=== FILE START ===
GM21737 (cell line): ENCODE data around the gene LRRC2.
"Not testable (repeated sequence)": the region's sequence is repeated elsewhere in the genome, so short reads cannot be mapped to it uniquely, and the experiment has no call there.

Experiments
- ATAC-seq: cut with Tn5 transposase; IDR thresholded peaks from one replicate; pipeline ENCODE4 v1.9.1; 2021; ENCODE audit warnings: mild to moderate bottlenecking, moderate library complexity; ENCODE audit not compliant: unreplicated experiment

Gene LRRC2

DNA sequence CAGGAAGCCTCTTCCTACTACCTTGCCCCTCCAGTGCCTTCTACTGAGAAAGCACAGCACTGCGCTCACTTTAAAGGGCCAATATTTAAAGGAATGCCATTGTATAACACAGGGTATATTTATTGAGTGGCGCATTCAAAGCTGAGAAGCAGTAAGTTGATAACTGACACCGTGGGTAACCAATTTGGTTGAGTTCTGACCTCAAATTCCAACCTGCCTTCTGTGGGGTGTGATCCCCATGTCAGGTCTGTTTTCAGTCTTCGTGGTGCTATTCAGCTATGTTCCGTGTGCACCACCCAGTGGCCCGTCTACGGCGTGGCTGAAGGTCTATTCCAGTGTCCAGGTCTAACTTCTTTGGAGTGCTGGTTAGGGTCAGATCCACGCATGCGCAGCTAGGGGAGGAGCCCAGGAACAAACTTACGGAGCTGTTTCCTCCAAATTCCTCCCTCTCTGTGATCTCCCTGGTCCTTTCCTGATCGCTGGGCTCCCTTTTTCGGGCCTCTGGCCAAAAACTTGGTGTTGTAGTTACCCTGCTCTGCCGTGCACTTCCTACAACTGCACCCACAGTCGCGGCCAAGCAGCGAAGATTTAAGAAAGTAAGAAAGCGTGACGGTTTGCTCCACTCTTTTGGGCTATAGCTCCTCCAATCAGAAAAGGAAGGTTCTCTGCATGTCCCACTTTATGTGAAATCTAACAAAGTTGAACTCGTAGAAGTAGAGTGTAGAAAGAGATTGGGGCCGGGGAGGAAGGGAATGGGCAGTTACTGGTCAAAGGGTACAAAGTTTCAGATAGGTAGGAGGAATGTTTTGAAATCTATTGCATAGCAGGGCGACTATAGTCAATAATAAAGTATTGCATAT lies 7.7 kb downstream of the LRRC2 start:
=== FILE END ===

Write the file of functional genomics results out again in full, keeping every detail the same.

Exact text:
GM21737 (cell line): ENCODE data around the gene LRRC2.
"Not testable (repeated sequence)": the region's sequence is repeated elsewhere in the genome, so short reads cannot be mapped to it uniquely, and the experiment has no call there.

Experiments
- ATAC-seq: cut with Tn5 transposase; IDR thresholded peaks from one replicate; pipeline ENCODE4 v1.9.1; 2021; ENCODE audit warnings: mild to moderate bottlenecking, moderate library complexity; ENCODE audit not compliant: unreplicated experiment

Gene LRRC2

DNA sequence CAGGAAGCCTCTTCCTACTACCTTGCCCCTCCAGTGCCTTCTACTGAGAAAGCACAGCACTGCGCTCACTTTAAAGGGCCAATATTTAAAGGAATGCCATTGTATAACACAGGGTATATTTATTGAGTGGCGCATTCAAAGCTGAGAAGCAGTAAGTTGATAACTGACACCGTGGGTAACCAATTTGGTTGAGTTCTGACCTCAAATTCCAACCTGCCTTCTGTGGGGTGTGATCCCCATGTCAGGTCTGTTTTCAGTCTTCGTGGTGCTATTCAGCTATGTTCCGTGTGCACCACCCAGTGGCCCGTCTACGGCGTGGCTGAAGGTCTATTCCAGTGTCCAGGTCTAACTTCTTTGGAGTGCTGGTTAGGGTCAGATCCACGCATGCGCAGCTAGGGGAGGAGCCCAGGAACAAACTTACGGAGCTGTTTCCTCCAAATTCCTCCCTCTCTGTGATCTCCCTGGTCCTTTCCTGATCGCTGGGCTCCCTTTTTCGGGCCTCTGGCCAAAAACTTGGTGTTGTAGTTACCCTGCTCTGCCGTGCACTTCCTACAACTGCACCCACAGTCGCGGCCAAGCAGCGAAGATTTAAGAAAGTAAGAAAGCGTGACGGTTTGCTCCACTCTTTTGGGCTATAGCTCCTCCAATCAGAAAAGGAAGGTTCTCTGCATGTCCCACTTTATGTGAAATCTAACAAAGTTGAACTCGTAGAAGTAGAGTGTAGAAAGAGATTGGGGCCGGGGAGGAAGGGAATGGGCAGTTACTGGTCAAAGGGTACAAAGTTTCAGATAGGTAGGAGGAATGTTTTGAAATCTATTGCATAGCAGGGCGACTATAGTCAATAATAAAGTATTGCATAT lies 7.7 kb downstream of the LRRC2 start: